United we stand: how the EGBA is working to unite EU regulations under one banner

In the first of a two-part Q&A, EGR Compliance chats to the head of the European Gaming and Betting Association, Maarten Haijer, about the challenges of supranational gambling legislation and how the pan-European trade body is working to level the playing field for EU operators.

Robert Simmons, 26 August 2020 

International operators with a diverse operational footprint have always faced the problem of adapting to specific rules within a given jurisdiction, even though its nearest neighbour could have wildly different regulatory standards. This challenge can result in the allocation of significant compliance resources and can become a very costly process.

But what if instead of 27 different regulatory rulebooks, you only had one? That is the ultimate goal of pan- European trade body the European Gaming and Betting Association, which lobbies for the harmonisation of European regulatory standards and their unification under one piece of legislation.

However, as EGBA secretary general Maarten Haijer explains to EGR Compliance, getting 27 down to one isn’t as easy as it sounds.

Maarten Haijer

EGR Compliance: What would you define as the core mission statement of the EGBA?

Maarten Haijer (MH): There are a few elements but first and foremost, obviously we represent the interests of our members. We have five large operators that have multi-licences in the EU and UK. These are bet365, Betsson, GVC, Kindred and William Hill. And we cater for their interests. Our work focuses mainly on relevant EU policy and regulations but it has evolved, so a lot of the work that we do now is around regulations in various countries and educating about the online gambling sector policymakers, regulators and a wider audience. Last, but not least, is industry leadership; we think the industry needs to take more responsibility for its actions. There’s a lot of pressure now on the industry Europe-wide, in the UK, and other places like Italy, and we think that in the EGBA membership and industry as a whole we need to show much more leadership in areas that have to do with a sustainable sector and place in society.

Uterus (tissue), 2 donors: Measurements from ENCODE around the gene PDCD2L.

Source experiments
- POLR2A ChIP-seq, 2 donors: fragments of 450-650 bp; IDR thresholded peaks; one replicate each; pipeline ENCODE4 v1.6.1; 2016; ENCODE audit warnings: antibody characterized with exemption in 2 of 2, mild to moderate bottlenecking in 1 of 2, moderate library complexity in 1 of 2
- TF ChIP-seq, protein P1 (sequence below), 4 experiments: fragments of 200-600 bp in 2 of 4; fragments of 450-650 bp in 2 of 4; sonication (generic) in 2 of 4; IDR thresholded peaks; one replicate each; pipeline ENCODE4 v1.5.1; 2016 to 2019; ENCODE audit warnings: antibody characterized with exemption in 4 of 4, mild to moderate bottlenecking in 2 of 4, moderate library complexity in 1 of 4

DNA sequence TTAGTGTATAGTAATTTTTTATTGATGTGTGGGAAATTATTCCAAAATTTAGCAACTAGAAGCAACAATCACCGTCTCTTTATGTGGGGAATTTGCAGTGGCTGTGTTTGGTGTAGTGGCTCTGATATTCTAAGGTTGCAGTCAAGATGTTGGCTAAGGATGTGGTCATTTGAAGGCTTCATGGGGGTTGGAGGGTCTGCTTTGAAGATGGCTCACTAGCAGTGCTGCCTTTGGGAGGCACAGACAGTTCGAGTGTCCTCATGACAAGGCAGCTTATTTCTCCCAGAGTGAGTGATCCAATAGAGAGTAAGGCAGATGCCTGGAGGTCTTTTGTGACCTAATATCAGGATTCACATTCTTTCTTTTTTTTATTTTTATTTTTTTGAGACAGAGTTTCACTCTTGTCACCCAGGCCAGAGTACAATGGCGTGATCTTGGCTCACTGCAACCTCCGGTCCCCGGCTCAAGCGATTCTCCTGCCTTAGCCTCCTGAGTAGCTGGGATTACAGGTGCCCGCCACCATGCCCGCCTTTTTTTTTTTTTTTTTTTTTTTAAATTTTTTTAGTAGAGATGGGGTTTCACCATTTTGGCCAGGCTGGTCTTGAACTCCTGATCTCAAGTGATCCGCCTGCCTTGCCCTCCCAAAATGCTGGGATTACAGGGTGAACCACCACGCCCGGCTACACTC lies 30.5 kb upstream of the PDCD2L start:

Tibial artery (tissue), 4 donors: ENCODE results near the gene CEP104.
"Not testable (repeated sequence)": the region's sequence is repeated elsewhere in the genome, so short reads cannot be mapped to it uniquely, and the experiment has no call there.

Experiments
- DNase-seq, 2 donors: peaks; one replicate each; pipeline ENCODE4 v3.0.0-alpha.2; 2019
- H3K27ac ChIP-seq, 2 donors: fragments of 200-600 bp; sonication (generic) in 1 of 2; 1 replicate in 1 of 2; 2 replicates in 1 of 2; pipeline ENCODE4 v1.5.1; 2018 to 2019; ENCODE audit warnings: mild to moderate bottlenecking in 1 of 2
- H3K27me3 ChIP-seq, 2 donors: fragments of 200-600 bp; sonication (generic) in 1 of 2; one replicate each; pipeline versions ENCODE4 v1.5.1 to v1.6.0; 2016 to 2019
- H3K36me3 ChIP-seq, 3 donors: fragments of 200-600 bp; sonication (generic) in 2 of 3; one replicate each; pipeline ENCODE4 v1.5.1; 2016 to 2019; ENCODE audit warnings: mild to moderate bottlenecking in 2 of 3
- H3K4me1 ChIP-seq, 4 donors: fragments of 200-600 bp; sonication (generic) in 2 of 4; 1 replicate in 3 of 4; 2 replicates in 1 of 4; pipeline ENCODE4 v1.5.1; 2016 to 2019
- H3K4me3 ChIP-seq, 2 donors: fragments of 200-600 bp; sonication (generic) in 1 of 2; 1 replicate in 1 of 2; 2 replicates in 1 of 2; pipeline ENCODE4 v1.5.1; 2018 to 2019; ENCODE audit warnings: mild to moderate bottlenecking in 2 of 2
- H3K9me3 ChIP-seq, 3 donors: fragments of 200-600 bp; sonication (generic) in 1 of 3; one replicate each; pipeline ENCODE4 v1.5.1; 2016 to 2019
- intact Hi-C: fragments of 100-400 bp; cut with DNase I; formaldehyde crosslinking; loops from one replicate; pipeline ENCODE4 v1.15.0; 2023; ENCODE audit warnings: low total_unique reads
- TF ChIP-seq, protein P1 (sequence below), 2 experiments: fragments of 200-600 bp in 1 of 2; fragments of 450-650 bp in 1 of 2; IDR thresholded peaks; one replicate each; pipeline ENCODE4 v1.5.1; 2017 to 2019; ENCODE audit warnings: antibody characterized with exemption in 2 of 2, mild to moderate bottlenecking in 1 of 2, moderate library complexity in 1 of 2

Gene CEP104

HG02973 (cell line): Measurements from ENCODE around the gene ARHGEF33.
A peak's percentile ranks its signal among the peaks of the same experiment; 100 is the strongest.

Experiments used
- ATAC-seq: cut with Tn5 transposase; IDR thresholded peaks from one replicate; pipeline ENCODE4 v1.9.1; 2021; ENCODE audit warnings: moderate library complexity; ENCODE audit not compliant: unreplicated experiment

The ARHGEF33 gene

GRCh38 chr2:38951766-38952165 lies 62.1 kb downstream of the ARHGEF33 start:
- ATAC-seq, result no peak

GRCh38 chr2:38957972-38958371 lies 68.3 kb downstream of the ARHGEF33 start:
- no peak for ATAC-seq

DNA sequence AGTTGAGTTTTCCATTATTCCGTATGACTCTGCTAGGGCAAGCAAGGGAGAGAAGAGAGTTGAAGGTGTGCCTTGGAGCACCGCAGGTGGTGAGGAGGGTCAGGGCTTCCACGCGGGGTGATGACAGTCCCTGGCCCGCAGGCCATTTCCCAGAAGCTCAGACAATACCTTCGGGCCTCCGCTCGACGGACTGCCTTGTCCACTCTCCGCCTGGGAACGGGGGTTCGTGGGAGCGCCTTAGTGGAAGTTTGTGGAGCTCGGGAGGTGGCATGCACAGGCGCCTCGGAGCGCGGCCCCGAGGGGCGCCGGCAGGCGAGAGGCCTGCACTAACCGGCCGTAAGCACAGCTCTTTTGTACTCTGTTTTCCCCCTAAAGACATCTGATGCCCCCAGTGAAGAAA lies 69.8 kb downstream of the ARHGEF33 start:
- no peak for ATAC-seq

EGR Compliance: Can you explain a little bit more about the makeup of the EGBA and its day-to-day activities?

MH: We have an office in Brussels; we’re five people working on content and we work in very close coordination with our members. So, we have daily contact with different people within the operator members of the EGBA. Mostly we are organising and coordinating working groups. For instance, we have a legal and regulatory committee which meets regularly where we speak with the regulatory and legal colleagues of EGBA member companies. We discuss all things relevant in terms of EU regulation, but also in terms of developments in national regulation that are of importance to our members and where EGBA can play a role to support them.

So, we have short direct lines. In addition to these working groups, we have a Board that consists of three members: bet365, GVC and Kindred. They set the overall strategic objectives of the association. Our members between them have over 120 licences across 20 different European jurisdictions. So, I think that’s one specific topic that we focus on – how we can make their life easier even though they need to fulfil so many national compliance requirements. Our work consists more or less 33% on national legislation and a third on European legislation. The final third is on leadership initiatives like the code of conducts on advertising and GDPR which we recently published.